Star Wars: The Force Awakens review

Is it acceptable for a 33-year-old man to well up multiple times during this film? Probably not, but it happened. It was bound to happen. I mean, from the opening shot of the logo I was struggling to hold it together. Perhaps because I’ve now finished work and it’s been a long year, but it’s more than that, it’s Star Wars. And we’re all hoping beyond hope that J.J. Abrams will give us something good and help take away the pain of the last lot of films.

Happily, I’m pleased to report he does. The Force Awakens is set a few decades after the events of the original films and the First Order has risen as the new evil power led – in part – by Kylo Ren (Adam Driver), who looks to the memory of Darth Vader as his inspiration to do bad things. Incidentally, Driver is impressive as the new bad guy. Stepping into the shoes of cinema’s greatest villian is no easy task, but his evolution is a compelling one.

But, to backtrack a moment, we begin the film with Finn (John Boyega), a stormtrooper with a crisis of confidence who teams up with resistance fighter Poe Dameron (Oscar Isaac) to escape Ren’s clutches. Finn quickly meets resourceful scavenger Rey (Daisy Ridley) and they – in turn – meet Han Solo (Harrison Ford, as if you need telling) and Chewie and things kick on from there. And this feels good, natural, a nice blend of newcomers and classic characters we know and love. We’re in a safe place. Ok, now we can relax and enjoy it all.

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The plot largely revolves around the First Order and the Resistance both hunting for Luke Skywalker who has gone into hiding, Yoda style. At the same time the First Order have built an upgrade to the Death Star, which the Resistance must destroy or face being wiped out by themselves; so what we have is a partial retread of the original first film with touches of the other two originals, for the most part.

Abrams, being a lifelong fan, has gone for the look and feel of the original as much as he can too, with practical effects making a welcome return. And The Force Awakens also manages to balance the light, adventurous tone we originally loved with the pathos and torture of the dark side well, which is no easy thing. Recently I criticised SPECTRE for feeling like Bond’s greatest hits, yet here Abrams does a similar thing. Although there’s a difference between a loving nod and a lazy reference, and I think Abrams succeeded where Sam Mendes mostly failed.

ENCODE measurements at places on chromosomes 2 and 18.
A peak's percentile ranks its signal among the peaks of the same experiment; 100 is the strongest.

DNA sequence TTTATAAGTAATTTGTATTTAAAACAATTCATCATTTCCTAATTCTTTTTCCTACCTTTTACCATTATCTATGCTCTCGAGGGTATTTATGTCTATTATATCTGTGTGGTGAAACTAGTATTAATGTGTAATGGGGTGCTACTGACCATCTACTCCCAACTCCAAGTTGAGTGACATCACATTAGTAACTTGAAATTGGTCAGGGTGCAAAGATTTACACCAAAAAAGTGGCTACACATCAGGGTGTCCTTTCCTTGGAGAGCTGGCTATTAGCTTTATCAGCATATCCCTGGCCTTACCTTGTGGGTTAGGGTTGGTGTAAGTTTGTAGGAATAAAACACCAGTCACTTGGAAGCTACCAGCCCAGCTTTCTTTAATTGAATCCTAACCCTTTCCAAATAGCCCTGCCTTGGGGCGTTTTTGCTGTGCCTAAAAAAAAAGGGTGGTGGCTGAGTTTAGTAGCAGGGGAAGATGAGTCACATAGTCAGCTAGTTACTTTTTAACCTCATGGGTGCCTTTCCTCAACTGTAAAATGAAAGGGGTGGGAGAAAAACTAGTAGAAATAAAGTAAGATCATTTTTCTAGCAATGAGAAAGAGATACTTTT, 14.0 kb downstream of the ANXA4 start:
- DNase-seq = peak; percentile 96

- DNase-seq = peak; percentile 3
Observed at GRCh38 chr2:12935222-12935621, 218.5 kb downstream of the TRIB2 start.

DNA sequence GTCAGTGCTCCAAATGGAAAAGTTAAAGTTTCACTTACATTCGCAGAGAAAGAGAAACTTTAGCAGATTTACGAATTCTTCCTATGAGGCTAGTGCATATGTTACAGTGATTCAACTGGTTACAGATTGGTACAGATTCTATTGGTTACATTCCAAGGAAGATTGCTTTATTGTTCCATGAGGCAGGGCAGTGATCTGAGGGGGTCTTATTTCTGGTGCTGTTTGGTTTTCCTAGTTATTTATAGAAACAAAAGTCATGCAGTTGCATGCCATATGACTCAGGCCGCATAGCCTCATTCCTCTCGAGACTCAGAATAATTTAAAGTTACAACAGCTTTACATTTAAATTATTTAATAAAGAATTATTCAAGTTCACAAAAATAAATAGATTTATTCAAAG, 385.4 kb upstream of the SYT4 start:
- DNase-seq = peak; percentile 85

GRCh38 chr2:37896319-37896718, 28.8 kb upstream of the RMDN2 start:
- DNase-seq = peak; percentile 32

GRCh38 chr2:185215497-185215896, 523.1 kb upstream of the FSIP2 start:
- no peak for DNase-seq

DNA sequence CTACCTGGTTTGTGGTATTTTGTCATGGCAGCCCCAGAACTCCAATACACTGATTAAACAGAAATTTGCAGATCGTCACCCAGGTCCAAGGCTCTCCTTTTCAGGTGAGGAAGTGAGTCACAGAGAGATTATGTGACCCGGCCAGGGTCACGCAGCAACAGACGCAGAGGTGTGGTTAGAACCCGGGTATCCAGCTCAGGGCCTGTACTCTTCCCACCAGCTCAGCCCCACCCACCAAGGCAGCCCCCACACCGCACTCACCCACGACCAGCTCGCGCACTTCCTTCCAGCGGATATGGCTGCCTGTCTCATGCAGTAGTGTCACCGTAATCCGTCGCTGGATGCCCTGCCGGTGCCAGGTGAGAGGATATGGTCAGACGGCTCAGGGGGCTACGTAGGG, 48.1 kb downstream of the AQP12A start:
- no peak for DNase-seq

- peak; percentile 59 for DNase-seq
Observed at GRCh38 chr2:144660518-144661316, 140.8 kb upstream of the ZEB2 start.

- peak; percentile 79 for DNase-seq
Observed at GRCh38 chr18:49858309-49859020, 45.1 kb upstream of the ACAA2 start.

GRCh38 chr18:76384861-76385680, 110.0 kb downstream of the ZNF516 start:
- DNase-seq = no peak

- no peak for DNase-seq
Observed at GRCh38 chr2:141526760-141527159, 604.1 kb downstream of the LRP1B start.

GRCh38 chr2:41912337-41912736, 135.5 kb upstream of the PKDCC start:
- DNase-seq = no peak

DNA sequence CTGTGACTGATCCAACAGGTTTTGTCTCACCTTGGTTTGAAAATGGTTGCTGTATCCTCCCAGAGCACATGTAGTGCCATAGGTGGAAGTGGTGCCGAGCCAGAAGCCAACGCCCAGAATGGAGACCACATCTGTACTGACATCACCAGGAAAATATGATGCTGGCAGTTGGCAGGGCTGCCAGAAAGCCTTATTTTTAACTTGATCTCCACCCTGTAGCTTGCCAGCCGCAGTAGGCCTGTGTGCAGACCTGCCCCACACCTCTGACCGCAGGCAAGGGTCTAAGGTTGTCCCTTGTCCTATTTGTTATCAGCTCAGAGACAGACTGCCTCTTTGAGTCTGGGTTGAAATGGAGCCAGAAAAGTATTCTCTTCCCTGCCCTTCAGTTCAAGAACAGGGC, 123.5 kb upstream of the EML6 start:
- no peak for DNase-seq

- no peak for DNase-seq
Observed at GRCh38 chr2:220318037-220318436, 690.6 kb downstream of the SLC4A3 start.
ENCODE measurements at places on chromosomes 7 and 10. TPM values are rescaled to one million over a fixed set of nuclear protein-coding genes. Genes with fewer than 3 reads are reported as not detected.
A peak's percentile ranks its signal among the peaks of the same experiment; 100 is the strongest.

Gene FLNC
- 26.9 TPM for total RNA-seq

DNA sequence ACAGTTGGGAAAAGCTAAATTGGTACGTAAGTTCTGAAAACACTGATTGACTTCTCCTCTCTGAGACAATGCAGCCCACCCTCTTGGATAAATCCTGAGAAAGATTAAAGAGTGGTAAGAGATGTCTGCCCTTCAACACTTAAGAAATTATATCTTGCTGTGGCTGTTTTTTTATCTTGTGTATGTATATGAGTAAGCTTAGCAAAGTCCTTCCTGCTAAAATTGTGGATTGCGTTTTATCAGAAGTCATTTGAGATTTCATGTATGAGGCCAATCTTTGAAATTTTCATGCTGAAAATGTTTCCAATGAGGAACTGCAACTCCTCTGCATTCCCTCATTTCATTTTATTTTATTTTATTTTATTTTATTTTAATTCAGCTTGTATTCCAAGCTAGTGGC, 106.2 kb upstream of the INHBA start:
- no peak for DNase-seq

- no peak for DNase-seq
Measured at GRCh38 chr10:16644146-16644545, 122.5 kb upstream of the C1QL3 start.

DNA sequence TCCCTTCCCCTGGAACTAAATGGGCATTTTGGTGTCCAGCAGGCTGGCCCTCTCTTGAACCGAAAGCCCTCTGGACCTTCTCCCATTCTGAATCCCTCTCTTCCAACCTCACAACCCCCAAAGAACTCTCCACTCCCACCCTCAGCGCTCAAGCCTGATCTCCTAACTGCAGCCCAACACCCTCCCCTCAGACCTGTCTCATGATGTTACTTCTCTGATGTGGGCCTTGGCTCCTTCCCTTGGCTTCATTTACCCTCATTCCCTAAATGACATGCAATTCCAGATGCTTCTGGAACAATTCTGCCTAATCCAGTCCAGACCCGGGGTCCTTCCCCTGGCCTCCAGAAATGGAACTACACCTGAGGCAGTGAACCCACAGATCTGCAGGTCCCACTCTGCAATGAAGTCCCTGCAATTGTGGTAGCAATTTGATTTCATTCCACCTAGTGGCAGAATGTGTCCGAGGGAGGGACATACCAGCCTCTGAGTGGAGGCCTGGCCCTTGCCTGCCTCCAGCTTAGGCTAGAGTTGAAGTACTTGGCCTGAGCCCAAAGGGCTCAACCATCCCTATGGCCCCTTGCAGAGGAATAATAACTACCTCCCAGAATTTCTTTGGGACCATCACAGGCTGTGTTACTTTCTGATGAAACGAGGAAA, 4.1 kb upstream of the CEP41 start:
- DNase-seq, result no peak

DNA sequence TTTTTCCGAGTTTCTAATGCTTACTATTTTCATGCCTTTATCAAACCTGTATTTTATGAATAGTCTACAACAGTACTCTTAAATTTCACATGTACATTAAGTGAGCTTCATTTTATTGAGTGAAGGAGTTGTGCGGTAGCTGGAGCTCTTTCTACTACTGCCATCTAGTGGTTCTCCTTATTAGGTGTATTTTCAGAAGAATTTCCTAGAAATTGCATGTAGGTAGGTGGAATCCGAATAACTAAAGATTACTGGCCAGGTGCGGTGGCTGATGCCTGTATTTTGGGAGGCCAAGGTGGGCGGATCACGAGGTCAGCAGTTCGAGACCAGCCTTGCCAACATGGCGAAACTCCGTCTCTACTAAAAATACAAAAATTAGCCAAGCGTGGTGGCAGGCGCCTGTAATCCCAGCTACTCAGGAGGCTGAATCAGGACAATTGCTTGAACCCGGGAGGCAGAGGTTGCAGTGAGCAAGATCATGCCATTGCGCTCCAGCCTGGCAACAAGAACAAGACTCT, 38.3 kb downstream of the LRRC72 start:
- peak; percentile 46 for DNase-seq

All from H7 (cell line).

Perhaps what it all boils down to is character and emotional connection (a tricky thing with Bond as he reinvents himself every few years, and is a bit of a cold fish). With Star Wars the audience is full to bursting with nostalgic love before the film has even begun, so it’s more a case of the filmmakers just not dropping the ball.

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Give us what we love, but give us new stuff too. Which they do. (You’ll grin like a kid at Christmas – and it almost is Christmas, so everyone’s a winner!)

So whilst this film starts with newcomer Finn, it’s more other newcomer Rey’s tale really. And she gets thrown into the action from the off, but definitely not as arm candy for the male characters, she kicks ass better than most – something it’s clear Abrams is keen to show (and on strong female characters he has past form) so it’s refreshing to see her front and centre of this story.

In some ways she reminded me a lot of Keira Knightley in Pirates of the Caribbean, in terms of both how she looks physically and how her character reacts to situations, fighting her corner and forging her own destiny.

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Although, even with Pirates Knightley’s character often found herself having to be rescued by the guys (but this was almost a decade ago, so she sort of paved the way a bit for characters like Rey). And with Rey she is rarely at the mercy of a male character, unless it’s Ren – even then there’s stuff she does which will surprise you, without giving too much away.

But just so it’s not all Daisy Ridley, others should get a mention too. John Boyega, for example, is much funnier than I expected him to be. Having only seen him as the strong and silent type in Attack the Block he’s done pretty much a 180 to play talkative Finn, balancing comedy with the film’s more dramatic moments. And it’s so reassuring to have Han Solo knocking around the place, too. He gives the film a gravitas and legitimacy playing the elder statesman role, but still with a growl and a cocky line or two to remind you who you’re watching.

As far as the rest of the cast go, the movie flies along at such a pace that many other characters (originals and newbies) get scant screen time, but you get the sense their stories will be expanded during the next two films and there’s a lot more to come. So that’s OK then.

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All in all, it has to be a big thumbs up and a hurrah for Abrams. He’s made a Star Wars film that people will come back to time and again, one that fits in well with the franchise and tees things up nicely for the next two. He’s also (arguably) repeated his trick of rescuing another franchise (after Star Trek) and restored faith in these stories for many round the world. And all in time for Christmas.

Thanks J.J. We owe you one. May the force be with you.

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3 thoughts on “Star Wars: The Force Awakens review

  1. Bang on. Good piece. What a movie.

    http://www.thelibraryofprogress.org Nick Jefferson Partner Monticello Partnership LLP m: +44 7480 041 714 t: +44 20 3282 7100 http://www.monticello-llp.com

    Monticello Partnership LLP Registered in England and Wales Registered Number: OC394688 Registered Office: 50 Jermyn Street, London, SW1Y 6LX

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